The Guggenheim Enters Its Golden Years

The Guggenheim turns fifty today and is offering free admission to celebrate. There will be Guggenheim memorabilia, ranging from free to not free, such as Guggenheim cookies and Guggenheim jewelry by Harry Winston. Characteristically, there will also be as much Kandinsky as possible–not one but two exhibitions currently hanging focus on the museum’s favorite artist.

Or, if you prefer your celebrations in the form of long lists, the Daily News presents 50 facts about the museum. The best of the items are midcentury commentary on Frank Lloyd Wright’s building itself:

– “A war between architecture and painting, in which both come out badly maimed.”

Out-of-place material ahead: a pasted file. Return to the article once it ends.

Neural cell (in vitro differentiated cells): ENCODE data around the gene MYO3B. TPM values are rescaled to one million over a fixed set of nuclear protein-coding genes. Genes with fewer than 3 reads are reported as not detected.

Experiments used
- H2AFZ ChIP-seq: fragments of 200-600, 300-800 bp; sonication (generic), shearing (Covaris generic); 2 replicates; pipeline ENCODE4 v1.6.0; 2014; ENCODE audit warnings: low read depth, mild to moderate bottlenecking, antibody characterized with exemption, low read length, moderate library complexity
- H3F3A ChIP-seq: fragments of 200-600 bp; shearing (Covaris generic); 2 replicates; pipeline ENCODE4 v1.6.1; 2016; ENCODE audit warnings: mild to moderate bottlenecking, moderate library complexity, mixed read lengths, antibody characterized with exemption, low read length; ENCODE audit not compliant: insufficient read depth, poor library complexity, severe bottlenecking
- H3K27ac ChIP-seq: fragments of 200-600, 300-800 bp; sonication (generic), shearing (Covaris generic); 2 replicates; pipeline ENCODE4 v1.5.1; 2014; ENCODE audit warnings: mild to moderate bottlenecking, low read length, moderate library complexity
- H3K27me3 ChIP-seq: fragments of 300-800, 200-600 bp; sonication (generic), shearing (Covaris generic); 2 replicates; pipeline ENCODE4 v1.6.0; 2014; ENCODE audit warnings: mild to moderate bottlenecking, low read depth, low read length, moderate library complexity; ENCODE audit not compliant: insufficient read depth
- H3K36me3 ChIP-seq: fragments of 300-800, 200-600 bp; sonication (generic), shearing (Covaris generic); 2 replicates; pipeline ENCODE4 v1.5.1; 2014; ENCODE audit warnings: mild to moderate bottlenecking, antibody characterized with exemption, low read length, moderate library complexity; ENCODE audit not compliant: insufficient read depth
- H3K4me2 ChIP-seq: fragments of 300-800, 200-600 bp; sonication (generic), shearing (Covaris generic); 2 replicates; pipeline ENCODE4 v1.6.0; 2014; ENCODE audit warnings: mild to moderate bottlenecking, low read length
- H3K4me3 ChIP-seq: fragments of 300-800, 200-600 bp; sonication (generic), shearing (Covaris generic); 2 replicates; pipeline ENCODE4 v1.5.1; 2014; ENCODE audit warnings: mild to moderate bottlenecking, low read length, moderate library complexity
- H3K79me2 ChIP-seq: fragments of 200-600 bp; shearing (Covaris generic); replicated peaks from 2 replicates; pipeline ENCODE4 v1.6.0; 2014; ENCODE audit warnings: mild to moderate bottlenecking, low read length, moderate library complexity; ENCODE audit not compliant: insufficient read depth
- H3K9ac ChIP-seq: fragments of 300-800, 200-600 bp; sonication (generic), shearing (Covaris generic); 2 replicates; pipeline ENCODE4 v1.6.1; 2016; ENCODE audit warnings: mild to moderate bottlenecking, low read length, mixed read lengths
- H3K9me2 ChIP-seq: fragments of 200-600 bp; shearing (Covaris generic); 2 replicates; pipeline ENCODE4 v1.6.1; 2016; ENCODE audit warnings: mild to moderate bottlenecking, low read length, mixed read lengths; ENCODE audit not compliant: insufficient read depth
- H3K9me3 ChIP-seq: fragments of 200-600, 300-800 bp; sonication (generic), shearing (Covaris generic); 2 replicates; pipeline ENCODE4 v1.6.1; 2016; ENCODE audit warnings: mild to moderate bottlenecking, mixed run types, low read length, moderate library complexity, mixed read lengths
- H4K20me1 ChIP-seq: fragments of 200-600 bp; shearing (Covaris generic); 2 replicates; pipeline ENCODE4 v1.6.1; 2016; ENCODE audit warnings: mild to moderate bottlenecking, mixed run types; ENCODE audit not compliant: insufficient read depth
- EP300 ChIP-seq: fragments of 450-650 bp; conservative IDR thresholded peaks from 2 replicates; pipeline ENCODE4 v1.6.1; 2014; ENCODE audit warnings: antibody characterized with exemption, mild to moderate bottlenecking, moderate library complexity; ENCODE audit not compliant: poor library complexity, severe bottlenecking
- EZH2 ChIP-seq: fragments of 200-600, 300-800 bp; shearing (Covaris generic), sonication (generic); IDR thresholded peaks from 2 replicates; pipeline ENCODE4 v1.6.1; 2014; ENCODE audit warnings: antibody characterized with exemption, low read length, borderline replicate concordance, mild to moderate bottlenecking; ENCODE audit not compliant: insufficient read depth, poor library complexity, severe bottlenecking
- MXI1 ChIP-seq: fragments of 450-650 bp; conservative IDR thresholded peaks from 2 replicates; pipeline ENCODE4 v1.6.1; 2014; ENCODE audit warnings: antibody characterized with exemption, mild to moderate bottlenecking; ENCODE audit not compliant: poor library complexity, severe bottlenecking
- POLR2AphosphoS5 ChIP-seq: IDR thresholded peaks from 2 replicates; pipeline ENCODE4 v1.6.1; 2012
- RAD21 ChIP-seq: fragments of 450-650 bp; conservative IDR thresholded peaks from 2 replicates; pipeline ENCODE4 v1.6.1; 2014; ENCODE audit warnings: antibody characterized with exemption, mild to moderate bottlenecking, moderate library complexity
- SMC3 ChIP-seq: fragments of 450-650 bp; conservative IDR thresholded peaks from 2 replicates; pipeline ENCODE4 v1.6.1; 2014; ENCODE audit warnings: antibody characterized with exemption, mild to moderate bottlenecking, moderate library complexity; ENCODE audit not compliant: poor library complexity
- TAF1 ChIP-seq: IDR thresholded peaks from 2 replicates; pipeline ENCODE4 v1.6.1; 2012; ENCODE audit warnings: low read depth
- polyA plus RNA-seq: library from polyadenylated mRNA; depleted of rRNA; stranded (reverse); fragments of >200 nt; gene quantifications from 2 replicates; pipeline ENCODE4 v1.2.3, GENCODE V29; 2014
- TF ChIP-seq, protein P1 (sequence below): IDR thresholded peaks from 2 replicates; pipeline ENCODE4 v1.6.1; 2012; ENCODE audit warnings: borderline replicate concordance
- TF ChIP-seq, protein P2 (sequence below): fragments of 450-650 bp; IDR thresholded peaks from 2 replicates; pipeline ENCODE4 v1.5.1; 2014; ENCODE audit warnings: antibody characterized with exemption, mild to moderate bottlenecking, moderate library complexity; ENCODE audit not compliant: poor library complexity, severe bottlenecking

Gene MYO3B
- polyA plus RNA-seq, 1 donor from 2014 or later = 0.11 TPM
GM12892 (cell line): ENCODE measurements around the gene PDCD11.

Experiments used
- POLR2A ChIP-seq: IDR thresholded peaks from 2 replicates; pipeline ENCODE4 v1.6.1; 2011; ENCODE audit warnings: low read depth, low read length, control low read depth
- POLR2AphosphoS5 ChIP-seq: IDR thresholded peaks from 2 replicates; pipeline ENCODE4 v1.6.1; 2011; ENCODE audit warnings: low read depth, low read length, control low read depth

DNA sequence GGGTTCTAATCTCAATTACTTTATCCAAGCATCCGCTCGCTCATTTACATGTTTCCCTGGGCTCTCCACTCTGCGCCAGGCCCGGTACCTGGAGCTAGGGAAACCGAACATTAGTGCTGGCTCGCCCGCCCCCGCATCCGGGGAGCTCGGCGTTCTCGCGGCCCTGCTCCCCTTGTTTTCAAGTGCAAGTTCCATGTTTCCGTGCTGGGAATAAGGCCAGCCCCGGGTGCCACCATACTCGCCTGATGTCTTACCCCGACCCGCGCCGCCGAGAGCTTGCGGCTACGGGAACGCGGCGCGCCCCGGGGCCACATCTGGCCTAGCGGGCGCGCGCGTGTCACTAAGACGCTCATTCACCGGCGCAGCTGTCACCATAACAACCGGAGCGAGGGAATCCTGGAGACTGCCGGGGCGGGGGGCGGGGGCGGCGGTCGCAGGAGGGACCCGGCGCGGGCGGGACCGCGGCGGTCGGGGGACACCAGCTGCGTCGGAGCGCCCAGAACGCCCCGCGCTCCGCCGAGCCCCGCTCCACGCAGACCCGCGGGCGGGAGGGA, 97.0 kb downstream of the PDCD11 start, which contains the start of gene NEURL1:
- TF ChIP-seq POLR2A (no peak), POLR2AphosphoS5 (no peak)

– “An indigestible hot cross bun.”

– “An inverted oatmeal dish.” (Robert Moses)

– “An atmosphere on the unbroken wave.” (Frank Lloyd Wright)

– “It’s going to make the Metropolitan look like a Protestant barn.” (Frank Lloyd Wright)

Time bore out Wright’s faith in his design, if not his predictions about the Met. By the time the museum commissioned Gwathmey Siegel & Associates to design an addition in the eighties, Times critic Paul Goldberger was worried about “a major incursion into one of the greatest buildings of the 20th century.” But in due time, that too became OK: when architect Charles Gwathmey died this summer, the Guggenheim addition was among his best-known projects.

So go, enjoy the cookies and the Kandinsky, and wonder what Matthew Barney would have done if he hadn’t had Wright’s spiral to romp in. The Guggenheim Enters Its Golden Years